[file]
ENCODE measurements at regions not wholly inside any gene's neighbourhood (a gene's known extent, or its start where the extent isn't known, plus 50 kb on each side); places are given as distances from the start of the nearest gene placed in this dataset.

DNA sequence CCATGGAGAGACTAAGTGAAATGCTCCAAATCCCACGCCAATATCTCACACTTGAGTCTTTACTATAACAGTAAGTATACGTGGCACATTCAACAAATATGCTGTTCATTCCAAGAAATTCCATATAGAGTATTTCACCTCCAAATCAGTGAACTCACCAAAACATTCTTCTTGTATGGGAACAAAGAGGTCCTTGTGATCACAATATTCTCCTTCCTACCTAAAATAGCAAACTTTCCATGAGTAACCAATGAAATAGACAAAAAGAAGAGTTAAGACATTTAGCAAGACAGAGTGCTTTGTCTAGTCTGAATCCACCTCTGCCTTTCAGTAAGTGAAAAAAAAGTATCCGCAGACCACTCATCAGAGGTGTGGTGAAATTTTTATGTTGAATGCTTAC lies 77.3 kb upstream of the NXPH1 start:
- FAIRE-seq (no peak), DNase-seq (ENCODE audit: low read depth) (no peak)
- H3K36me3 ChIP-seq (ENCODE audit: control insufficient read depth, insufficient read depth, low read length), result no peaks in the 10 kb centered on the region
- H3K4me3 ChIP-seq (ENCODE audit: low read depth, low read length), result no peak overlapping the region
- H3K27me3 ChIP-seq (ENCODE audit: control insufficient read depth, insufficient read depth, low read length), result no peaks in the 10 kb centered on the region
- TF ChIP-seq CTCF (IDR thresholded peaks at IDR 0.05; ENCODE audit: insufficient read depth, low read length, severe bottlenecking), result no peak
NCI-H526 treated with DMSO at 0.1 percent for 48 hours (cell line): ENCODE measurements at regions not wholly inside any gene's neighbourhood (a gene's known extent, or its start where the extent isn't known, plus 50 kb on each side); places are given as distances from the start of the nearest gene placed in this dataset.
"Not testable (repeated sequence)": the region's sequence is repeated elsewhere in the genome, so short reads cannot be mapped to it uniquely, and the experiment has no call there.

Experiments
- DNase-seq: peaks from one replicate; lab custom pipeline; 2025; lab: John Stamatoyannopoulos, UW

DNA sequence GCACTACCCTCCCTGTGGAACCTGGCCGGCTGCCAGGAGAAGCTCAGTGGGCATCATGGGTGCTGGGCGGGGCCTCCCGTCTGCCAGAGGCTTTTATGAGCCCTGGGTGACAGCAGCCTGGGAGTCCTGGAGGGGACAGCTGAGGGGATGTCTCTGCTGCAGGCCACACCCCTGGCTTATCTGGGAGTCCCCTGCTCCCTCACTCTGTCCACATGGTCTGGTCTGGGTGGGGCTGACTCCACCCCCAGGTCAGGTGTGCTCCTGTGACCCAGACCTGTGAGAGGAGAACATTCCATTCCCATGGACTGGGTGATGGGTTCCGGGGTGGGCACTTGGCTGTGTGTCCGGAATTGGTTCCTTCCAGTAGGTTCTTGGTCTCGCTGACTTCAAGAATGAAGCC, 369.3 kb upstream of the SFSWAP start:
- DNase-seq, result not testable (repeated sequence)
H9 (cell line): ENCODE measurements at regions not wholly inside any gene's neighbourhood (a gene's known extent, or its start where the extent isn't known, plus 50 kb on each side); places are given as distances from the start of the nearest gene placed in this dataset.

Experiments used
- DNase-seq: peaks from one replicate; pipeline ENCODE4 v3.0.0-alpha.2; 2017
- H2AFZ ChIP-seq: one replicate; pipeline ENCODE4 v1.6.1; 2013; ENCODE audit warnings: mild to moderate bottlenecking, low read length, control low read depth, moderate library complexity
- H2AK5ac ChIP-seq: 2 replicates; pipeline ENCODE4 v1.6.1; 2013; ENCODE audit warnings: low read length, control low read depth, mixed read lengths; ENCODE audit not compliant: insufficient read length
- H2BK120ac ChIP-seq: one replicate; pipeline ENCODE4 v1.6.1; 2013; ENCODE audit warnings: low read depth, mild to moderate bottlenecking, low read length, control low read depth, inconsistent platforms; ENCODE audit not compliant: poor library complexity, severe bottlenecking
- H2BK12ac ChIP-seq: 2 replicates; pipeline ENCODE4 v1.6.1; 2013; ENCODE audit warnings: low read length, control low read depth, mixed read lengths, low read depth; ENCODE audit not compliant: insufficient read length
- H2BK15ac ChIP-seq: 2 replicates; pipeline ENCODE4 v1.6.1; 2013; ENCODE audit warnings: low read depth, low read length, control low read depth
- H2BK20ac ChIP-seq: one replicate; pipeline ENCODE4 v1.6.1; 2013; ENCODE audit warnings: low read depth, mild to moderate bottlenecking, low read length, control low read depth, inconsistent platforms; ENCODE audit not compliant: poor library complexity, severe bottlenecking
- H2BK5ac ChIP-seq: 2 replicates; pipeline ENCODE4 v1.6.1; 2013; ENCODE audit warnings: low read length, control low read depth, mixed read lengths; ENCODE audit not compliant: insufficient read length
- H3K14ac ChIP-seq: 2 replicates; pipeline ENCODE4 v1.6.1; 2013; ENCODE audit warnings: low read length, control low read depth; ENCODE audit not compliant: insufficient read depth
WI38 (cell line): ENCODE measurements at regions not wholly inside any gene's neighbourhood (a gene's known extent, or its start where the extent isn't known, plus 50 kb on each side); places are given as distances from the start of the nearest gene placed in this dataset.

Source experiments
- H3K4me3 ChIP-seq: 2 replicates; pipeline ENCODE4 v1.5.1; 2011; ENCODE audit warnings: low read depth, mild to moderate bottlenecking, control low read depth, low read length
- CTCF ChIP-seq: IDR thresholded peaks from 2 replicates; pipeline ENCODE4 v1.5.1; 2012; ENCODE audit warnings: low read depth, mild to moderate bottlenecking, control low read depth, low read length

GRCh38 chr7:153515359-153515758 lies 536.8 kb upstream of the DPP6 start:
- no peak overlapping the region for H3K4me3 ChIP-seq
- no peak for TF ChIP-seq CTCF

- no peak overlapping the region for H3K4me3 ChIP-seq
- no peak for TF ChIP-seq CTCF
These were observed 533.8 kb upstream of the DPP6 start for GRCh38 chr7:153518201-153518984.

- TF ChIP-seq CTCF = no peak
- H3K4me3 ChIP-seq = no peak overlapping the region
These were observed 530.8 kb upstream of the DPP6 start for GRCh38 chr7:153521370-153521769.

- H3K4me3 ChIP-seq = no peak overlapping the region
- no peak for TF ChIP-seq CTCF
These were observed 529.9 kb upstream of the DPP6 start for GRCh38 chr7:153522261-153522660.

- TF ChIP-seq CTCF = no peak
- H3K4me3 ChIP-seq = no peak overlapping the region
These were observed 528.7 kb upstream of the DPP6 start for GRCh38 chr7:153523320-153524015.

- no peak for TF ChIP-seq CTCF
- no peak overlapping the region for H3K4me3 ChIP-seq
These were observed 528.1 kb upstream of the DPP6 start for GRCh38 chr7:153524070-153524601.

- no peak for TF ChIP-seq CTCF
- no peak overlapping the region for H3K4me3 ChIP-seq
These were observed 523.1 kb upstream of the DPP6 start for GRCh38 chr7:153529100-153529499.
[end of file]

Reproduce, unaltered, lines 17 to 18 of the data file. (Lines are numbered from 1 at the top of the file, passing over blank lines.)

- H2AFZ ChIP-seq: one replicate; pipeline ENCODE4 v1.6.1; 2013; ENCODE audit warnings: mild to moderate bottlenecking, low read length, control low read depth, moderate library complexity
- H2AK5ac ChIP-seq: 2 replicates; pipeline ENCODE4 v1.6.1; 2013; ENCODE audit warnings: low read length, control low read depth, mixed read lengths; ENCODE audit not compliant: insufficient read length